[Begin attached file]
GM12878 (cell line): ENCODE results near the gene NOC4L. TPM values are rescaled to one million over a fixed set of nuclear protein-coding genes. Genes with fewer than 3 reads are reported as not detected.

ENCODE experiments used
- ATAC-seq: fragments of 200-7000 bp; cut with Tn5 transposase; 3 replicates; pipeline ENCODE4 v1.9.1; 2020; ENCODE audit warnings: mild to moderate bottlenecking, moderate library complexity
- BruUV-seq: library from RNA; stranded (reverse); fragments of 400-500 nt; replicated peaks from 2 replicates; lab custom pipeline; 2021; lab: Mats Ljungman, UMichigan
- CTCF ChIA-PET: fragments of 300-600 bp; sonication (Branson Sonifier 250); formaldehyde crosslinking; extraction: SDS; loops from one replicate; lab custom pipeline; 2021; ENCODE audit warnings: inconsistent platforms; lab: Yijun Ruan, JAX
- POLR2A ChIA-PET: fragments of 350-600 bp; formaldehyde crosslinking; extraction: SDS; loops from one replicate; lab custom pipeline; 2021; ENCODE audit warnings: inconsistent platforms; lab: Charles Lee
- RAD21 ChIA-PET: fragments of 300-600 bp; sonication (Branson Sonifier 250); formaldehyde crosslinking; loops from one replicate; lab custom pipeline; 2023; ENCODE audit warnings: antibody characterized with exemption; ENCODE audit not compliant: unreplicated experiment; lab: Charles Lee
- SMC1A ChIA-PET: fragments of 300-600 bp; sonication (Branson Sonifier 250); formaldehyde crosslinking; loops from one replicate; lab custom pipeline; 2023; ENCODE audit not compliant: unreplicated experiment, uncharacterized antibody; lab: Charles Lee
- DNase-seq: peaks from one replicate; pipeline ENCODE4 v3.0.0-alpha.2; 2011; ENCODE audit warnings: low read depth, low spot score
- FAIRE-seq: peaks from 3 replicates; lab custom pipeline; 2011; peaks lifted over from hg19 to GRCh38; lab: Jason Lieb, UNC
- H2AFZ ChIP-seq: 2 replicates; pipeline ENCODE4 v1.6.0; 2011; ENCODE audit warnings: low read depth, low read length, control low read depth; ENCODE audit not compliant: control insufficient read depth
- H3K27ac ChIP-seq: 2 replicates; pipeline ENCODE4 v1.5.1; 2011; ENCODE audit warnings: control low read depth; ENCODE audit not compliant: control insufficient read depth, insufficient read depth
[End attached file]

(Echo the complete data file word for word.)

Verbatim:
GM12878 (cell line): ENCODE results near the gene NOC4L. TPM values are rescaled to one million over a fixed set of nuclear protein-coding genes. Genes with fewer than 3 reads are reported as not detected.

ENCODE experiments used
- ATAC-seq: fragments of 200-7000 bp; cut with Tn5 transposase; 3 replicates; pipeline ENCODE4 v1.9.1; 2020; ENCODE audit warnings: mild to moderate bottlenecking, moderate library complexity
- BruUV-seq: library from RNA; stranded (reverse); fragments of 400-500 nt; replicated peaks from 2 replicates; lab custom pipeline; 2021; lab: Mats Ljungman, UMichigan
- CTCF ChIA-PET: fragments of 300-600 bp; sonication (Branson Sonifier 250); formaldehyde crosslinking; extraction: SDS; loops from one replicate; lab custom pipeline; 2021; ENCODE audit warnings: inconsistent platforms; lab: Yijun Ruan, JAX
- POLR2A ChIA-PET: fragments of 350-600 bp; formaldehyde crosslinking; extraction: SDS; loops from one replicate; lab custom pipeline; 2021; ENCODE audit warnings: inconsistent platforms; lab: Charles Lee
- RAD21 ChIA-PET: fragments of 300-600 bp; sonication (Branson Sonifier 250); formaldehyde crosslinking; loops from one replicate; lab custom pipeline; 2023; ENCODE audit warnings: antibody characterized with exemption; ENCODE audit not compliant: unreplicated experiment; lab: Charles Lee
- SMC1A ChIA-PET: fragments of 300-600 bp; sonication (Branson Sonifier 250); formaldehyde crosslinking; loops from one replicate; lab custom pipeline; 2023; ENCODE audit not compliant: unreplicated experiment, uncharacterized antibody; lab: Charles Lee
- DNase-seq: peaks from one replicate; pipeline ENCODE4 v3.0.0-alpha.2; 2011; ENCODE audit warnings: low read depth, low spot score
- FAIRE-seq: peaks from 3 replicates; lab custom pipeline; 2011; peaks lifted over from hg19 to GRCh38; lab: Jason Lieb, UNC
- H2AFZ ChIP-seq: 2 replicates; pipeline ENCODE4 v1.6.0; 2011; ENCODE audit warnings: low read depth, low read length, control low read depth; ENCODE audit not compliant: control insufficient read depth
- H3K27ac ChIP-seq: 2 replicates; pipeline ENCODE4 v1.5.1; 2011; ENCODE audit warnings: control low read depth; ENCODE audit not compliant: control insufficient read depth, insufficient read depth